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Experts find unusual manifestation of diphtheria in vagina in Kano

By Sade Oguntola


E XPERTS at the Aminu Kano Teaching Hospital have found an unusual manifestation of diphtheria, a deadly throat disease, in the vagina of a baby and a teenager in Kano.

Kano State Diphtheria Case Manager, Dr Salma Suwaid, disclosed this while speaking at a webinar with the theme ‘Diphtheria Outbreak in Nigeria: A Case of Re-emergence or Improved Surveillance (Second Series) by the Nigerian Centre for Disease Control (NCDC)’.

She said the two cases were recorded in a baby and a 17-year-old girl in Kano.

Suwaid, a consultant pediatrician, said the outbreak of diphtheria, a disease that affects young children more than adults, had claimed 61 lives in Kano State as of March 2, 2023.

She said: “As of March 2, 2023, we had a total of 783 admissions, out of which 360 were females and 423 were males. The average hospital stay of the patients is four days and 83 percent of deaths occurred in patients with onset of symptoms greater than three days.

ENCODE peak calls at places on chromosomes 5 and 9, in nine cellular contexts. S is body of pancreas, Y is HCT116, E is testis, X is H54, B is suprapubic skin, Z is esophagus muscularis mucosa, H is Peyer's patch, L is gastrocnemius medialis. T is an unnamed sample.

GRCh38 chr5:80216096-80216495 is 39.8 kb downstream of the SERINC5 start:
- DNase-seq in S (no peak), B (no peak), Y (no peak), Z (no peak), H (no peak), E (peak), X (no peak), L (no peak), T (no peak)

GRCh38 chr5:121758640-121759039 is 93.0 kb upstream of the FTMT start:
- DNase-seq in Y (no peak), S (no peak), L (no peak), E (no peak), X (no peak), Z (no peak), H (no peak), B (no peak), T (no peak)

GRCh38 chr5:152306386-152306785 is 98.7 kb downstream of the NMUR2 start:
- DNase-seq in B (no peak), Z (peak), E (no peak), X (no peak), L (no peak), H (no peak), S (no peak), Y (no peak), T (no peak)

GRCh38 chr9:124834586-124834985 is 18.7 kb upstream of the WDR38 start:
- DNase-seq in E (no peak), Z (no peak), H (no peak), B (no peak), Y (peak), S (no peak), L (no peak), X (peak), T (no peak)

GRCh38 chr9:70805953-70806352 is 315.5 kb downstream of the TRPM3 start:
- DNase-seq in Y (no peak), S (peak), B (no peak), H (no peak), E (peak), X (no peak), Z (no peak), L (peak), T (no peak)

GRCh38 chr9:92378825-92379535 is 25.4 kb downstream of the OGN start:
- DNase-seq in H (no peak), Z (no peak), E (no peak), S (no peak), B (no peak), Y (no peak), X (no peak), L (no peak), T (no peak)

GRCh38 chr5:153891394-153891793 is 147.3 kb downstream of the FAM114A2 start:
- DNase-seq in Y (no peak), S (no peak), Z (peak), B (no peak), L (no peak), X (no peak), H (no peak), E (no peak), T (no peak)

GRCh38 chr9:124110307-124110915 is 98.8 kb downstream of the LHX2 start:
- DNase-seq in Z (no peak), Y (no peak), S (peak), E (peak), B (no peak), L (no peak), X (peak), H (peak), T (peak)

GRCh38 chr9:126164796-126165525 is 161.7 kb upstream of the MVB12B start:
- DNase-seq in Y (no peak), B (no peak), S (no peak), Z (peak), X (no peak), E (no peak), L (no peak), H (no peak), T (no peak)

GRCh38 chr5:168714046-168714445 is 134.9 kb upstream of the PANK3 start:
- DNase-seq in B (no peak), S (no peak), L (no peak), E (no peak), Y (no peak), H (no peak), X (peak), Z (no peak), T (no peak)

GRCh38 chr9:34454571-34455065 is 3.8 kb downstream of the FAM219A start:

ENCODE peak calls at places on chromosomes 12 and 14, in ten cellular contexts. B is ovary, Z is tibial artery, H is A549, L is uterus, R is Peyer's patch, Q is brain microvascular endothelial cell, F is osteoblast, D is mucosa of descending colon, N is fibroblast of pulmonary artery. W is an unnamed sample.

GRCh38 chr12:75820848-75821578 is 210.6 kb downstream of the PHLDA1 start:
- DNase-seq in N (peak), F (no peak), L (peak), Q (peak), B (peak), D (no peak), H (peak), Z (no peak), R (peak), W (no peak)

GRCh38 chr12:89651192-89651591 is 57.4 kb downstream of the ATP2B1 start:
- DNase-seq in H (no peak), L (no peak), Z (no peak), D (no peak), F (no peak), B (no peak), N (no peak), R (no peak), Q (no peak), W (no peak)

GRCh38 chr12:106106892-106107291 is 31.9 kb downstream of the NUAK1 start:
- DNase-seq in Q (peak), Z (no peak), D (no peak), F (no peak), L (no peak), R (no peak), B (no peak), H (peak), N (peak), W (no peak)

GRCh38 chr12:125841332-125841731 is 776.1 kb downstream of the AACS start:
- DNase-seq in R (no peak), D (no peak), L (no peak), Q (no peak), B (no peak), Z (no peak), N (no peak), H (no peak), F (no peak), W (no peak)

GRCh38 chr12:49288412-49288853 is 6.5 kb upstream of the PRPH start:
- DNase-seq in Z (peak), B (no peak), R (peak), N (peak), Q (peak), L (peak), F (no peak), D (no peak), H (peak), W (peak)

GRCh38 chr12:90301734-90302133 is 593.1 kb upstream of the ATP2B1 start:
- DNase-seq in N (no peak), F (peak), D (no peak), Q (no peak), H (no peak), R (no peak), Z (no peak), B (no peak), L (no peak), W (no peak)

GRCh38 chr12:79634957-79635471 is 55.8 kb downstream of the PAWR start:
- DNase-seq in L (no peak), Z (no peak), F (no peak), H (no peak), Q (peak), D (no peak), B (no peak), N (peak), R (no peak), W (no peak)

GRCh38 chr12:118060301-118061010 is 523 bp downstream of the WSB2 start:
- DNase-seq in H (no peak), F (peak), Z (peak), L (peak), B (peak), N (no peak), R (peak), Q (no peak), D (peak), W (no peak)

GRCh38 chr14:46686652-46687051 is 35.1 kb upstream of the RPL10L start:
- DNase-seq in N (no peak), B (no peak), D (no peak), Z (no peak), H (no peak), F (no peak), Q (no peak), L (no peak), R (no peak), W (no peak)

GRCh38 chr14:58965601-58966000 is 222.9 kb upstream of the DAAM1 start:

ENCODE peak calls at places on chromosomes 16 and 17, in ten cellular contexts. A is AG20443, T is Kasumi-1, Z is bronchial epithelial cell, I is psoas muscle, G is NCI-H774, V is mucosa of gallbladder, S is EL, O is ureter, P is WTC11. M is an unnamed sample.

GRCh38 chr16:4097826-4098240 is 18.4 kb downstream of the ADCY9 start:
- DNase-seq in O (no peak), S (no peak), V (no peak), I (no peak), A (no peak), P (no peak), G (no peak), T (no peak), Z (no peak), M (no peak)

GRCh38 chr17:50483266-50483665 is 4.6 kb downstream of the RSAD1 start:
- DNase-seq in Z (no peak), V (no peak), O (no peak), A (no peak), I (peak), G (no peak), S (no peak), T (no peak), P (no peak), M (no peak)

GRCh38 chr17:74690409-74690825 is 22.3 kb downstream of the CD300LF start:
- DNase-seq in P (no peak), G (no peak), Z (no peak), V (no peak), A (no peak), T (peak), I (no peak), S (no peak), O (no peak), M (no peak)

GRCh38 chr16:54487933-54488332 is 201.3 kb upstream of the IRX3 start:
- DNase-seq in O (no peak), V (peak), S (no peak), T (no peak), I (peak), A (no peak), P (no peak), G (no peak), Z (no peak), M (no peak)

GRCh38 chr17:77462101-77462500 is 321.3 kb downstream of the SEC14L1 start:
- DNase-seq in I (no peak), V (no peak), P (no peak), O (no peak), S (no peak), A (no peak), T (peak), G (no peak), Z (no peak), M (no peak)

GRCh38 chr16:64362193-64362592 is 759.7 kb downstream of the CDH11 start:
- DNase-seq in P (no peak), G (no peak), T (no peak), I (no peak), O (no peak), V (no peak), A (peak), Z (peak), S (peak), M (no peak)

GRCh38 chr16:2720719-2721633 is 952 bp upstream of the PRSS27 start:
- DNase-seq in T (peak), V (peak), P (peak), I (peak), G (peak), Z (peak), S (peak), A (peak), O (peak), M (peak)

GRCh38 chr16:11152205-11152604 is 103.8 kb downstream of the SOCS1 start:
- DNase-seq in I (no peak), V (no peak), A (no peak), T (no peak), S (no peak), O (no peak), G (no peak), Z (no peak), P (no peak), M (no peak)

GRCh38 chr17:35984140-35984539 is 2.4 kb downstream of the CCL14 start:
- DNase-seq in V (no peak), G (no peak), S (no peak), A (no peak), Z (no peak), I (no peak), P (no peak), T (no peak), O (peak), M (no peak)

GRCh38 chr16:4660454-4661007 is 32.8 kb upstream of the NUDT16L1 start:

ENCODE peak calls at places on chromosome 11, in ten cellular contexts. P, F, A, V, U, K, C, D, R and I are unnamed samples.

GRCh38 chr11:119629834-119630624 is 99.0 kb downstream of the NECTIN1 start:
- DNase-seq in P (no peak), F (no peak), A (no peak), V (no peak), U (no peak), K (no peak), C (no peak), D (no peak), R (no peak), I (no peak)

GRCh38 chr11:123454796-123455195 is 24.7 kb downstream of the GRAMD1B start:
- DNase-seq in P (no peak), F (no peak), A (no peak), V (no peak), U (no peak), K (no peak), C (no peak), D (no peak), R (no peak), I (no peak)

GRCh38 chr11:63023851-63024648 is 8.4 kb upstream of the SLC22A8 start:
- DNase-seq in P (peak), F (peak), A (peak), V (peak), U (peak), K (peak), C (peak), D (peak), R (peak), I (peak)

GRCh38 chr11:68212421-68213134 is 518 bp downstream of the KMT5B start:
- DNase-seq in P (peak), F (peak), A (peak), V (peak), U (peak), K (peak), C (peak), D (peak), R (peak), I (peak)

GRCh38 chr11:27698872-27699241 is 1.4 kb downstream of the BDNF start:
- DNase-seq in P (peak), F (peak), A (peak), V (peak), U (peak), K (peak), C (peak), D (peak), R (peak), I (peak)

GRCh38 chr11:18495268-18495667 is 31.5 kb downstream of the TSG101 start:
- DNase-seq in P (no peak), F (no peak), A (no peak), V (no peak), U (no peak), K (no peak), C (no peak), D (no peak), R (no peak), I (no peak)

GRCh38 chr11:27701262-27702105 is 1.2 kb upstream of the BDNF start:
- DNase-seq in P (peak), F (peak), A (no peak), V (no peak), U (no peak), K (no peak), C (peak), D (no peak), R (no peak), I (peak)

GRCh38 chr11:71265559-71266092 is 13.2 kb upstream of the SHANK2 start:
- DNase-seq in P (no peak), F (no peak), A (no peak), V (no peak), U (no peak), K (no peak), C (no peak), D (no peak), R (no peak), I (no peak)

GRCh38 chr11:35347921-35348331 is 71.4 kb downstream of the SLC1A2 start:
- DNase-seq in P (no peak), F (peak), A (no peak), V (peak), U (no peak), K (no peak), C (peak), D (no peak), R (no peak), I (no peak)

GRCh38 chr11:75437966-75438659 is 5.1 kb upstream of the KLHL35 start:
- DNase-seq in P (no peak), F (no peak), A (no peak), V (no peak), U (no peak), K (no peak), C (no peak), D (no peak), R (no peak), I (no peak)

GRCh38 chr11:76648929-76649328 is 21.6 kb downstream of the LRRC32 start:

“On the average, we have 15 admissions per day. Sixty-eight percent of patients have been discharged, 1.66 percent absconded and 12.2 percent died.

“The vaginal diphtheria was in a 17-year-old girl that presented with sore throat, fever and cough for four days. She had two siblings with suspected diphtheria. One of the siblings’ throat swabs was confirmatory. She was placed on treatment and three days into admission she complained of vulva swelling and painful urination.

“We cannot say anything for now why this is the case; we will continue to watch to see if there will be more cases and then do further investigations to find out whether there is anything predisposing a particular age group to vaginal diphtheria.”

The paediatrician said there is a need to strengthen surveillance to ensure early detection of diseases of public health importance to mitigate their propagation at early stages.

Also speaking, Dr Adejoke Oladele of the National Primary Health Care Development Agency said the majority of the confirmed diphtheria cases in the country occurred in children aged two to 14 years.

She added that the agency is responding with vaccination and routine immunisation in the states at risk.

In his remarks, the director-general of the NCDC, Dr Ifedayo Adetifa, said 90 percent of confirmed cases of the infection are either not vaccinated or under-vaccinated.

“This is a significant local experience. It is, however, important to document peculiar diphtheria cases so we can share it and it becomes a constant reference material,” he said.



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